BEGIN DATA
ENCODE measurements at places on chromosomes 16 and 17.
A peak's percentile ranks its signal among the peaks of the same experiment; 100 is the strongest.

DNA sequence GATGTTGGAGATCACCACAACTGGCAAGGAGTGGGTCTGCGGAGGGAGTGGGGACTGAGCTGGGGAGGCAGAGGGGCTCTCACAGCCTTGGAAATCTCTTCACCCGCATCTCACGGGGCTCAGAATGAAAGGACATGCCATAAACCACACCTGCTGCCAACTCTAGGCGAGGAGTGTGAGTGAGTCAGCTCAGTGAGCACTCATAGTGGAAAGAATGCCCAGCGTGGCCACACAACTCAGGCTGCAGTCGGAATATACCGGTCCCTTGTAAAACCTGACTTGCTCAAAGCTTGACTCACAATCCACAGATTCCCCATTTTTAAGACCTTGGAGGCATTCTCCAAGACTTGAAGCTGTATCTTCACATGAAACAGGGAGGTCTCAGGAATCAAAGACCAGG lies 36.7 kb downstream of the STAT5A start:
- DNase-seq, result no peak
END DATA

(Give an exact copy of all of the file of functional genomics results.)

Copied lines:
ENCODE measurements at places on chromosomes 16 and 17.
A peak's percentile ranks its signal among the peaks of the same experiment; 100 is the strongest.

DNA sequence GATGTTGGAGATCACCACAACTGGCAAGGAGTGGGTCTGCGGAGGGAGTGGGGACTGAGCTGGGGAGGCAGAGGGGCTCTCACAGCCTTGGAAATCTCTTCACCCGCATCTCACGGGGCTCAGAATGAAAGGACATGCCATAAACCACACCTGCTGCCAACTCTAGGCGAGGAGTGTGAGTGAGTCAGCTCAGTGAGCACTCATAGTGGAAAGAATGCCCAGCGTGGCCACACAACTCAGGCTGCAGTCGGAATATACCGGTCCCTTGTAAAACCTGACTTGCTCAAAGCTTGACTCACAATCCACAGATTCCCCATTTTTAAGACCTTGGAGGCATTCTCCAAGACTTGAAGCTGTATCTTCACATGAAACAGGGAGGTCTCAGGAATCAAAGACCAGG lies 36.7 kb downstream of the STAT5A start:
- DNase-seq, result no peak